I have now completed my research about the
makers Peradon, looking back at the cues in my collection.
It seems that Peradon were a truly major maker
of cues from 1885 and remain so today.
If you see an old cue with a players name,
face or record break on the badge with no other makers name included,
chances are that Peradon made the cue.
Exceptions to this rule of thumb spring to
I have seen a W J Peall cue made to the design
made famous by Peradon, that had a weight stamp and overall design that clearly
identified it as a Burroughes and Watts cue although it did not carry their
name anywhere on the cue. My theory about these cues is that in the early years
of the last century, they were very popular and so orders outstretched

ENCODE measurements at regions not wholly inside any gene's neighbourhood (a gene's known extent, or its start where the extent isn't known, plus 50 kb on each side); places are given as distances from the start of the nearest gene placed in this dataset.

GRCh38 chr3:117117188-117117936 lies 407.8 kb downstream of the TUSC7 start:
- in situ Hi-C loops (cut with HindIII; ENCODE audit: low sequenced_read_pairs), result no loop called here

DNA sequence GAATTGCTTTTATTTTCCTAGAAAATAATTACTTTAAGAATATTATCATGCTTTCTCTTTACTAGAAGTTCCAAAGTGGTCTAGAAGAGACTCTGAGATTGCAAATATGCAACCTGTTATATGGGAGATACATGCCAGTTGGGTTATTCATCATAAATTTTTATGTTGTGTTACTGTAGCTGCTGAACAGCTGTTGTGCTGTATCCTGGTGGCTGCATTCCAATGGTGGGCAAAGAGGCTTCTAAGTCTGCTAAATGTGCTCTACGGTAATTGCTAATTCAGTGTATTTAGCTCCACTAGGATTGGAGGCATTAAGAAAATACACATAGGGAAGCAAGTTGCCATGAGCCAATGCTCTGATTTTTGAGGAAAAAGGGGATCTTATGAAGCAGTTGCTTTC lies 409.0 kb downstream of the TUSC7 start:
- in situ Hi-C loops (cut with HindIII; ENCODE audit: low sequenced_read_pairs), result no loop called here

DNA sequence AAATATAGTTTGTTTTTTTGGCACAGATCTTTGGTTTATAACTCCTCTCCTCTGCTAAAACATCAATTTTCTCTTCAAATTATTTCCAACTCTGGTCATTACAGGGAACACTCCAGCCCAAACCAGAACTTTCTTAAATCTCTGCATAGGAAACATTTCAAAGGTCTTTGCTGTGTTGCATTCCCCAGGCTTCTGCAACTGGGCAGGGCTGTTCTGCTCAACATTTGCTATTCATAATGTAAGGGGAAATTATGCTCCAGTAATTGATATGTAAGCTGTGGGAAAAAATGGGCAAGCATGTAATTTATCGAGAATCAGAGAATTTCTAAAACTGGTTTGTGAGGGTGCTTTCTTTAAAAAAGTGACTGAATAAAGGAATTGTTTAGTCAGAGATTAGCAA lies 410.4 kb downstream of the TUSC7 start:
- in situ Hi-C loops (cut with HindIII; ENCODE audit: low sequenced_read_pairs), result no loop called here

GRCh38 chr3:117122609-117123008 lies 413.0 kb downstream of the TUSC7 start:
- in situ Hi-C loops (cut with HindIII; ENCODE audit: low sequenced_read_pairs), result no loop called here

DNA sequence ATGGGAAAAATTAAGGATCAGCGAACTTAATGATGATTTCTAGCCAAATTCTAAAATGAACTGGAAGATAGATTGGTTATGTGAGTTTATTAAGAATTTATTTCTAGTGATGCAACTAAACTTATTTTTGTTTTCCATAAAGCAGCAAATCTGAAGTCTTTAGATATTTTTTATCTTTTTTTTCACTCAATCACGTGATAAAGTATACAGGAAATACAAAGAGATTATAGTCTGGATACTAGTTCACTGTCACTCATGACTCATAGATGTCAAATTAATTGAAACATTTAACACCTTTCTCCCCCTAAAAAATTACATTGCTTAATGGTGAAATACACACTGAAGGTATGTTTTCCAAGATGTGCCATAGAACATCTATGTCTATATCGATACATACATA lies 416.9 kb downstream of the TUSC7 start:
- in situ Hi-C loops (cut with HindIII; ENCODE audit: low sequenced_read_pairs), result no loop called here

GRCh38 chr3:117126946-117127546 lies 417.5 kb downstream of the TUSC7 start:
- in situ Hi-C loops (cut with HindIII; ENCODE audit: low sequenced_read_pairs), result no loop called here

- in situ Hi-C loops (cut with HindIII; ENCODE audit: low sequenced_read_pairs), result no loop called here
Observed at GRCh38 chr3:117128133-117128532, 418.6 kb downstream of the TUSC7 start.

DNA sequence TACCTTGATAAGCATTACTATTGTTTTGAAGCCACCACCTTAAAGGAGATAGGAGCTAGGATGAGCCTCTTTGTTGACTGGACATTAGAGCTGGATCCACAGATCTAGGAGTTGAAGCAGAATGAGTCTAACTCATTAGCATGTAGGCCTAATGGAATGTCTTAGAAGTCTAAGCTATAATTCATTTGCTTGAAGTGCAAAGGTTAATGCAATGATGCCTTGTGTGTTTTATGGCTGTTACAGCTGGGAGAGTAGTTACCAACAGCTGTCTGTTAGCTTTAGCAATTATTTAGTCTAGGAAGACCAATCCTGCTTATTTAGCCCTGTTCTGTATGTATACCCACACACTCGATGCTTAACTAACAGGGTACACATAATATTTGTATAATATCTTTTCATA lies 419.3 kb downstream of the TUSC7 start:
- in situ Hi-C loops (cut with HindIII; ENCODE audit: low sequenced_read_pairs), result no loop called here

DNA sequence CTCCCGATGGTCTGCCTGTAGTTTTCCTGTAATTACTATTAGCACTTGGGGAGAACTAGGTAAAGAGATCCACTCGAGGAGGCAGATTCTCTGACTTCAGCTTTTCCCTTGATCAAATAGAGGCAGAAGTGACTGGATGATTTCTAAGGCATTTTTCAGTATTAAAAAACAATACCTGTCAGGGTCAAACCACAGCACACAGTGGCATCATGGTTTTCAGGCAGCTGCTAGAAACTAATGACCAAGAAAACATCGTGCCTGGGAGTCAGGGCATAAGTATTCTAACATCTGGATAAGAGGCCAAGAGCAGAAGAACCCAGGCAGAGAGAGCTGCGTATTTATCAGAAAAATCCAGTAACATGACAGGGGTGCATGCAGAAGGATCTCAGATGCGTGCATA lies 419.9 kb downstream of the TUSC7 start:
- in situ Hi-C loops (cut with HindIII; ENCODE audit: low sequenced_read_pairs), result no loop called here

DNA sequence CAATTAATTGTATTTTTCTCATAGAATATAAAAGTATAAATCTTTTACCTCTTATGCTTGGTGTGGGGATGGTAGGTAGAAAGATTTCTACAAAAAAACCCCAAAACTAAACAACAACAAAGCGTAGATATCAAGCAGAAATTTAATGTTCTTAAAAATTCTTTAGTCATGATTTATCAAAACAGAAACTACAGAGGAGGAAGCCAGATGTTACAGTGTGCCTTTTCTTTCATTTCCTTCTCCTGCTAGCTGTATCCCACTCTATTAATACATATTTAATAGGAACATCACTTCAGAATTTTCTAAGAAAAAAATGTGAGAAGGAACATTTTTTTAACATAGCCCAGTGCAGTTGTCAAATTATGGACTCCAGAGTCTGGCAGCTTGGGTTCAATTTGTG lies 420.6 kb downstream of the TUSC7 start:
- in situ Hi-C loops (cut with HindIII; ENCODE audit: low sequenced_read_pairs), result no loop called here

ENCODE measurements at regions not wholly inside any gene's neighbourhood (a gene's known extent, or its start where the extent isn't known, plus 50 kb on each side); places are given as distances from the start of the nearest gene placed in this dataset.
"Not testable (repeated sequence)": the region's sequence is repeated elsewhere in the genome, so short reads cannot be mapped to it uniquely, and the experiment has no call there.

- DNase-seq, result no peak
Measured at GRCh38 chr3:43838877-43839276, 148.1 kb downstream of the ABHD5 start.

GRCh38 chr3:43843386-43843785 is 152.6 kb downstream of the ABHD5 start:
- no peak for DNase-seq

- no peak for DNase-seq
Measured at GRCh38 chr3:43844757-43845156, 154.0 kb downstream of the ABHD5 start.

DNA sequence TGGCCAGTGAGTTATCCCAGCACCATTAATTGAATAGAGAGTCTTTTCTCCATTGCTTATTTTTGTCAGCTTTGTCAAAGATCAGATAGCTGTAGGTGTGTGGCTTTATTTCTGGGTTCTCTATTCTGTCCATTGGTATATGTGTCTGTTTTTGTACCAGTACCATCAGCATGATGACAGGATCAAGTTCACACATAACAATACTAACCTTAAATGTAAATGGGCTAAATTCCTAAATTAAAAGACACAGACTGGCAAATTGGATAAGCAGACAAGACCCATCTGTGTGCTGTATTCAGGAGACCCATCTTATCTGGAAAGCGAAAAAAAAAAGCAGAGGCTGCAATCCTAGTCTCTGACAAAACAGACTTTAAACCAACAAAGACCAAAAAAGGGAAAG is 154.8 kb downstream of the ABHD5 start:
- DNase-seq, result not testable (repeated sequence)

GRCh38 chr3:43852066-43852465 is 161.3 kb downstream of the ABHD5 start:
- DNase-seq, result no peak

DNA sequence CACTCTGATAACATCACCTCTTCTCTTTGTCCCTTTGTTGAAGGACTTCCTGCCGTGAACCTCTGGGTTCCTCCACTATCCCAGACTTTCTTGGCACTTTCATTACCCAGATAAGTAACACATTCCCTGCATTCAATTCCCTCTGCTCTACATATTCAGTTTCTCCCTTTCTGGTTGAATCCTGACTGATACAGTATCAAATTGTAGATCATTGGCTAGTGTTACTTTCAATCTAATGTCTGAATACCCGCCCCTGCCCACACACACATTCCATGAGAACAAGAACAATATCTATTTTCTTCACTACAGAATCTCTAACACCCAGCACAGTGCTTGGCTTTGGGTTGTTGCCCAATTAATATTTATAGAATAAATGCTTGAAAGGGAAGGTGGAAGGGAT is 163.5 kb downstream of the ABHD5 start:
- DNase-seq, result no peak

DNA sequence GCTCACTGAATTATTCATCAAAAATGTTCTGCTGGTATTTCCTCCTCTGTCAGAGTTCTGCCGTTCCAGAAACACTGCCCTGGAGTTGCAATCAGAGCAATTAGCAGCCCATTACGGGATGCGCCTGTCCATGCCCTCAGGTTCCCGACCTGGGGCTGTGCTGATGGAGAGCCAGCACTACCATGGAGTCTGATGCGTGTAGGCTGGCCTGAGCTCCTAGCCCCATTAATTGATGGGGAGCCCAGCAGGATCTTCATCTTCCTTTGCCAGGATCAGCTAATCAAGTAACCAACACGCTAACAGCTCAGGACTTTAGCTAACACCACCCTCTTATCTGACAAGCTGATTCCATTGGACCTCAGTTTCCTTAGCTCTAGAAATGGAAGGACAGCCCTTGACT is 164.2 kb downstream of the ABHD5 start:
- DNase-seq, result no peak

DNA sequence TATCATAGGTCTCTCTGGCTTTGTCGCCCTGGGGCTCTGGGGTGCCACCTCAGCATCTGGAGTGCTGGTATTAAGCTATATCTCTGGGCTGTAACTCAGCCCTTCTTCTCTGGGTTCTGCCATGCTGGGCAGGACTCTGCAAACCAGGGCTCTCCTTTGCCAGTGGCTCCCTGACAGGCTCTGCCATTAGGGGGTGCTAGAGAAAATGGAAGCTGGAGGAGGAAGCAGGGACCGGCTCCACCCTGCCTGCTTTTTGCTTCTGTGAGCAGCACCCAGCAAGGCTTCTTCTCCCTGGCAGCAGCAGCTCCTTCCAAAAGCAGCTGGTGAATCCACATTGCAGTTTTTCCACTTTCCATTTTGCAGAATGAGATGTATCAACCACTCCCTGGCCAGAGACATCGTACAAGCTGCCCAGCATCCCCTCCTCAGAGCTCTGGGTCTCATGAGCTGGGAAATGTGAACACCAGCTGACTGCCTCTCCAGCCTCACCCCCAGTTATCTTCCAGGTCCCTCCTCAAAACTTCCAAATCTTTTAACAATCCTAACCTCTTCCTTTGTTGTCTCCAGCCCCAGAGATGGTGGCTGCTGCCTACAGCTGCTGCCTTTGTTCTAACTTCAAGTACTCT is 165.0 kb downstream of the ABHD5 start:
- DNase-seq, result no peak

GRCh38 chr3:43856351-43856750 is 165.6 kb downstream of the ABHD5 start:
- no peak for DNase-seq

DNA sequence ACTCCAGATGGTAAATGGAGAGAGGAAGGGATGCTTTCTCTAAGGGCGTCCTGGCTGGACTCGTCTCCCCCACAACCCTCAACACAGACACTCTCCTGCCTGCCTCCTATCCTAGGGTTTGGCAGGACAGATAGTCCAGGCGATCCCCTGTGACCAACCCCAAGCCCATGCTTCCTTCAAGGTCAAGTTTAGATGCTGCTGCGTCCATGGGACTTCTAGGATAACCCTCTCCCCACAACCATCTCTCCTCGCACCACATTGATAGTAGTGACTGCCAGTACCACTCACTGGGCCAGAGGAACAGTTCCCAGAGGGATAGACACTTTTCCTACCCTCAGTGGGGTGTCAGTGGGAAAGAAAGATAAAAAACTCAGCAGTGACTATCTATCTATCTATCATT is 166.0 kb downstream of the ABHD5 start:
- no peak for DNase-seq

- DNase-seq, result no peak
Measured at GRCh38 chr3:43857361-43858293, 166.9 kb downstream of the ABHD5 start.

Peradons ability to supply. Clearly the possibility existed that sub
contracting was an option. I believe that Burroughes and Watts were called upon
to furnish the extra cues required to meet demand and were instructed to
conform as near as possible to the Peradon design.
It is possible that the above practice was
employed both ways so some Burroughes and Watts cues were probably made by
Peradon and Vice versa.
I have also seen early John Roberts cues that
are stamped with the makers name on the ebony above the badge, these stamps can
become worn and barely readable. This means that many years later identifying
the maker becomes difficult. The characteristics of the John Roberts crossed
cues do not seem to vary from one year to the next and the design remained
constant throughout its life.
I am curious about the contracts that were
signed by players in the twenties to endorse various cues. It seems that both
Willie Smith and Tom Newman were in great demand from both Peradon and
Burroughes and Watts for these endorsements.
Willie Smiths name is commemorated on at
least five different cues. Including one machine-spliced version of the spliced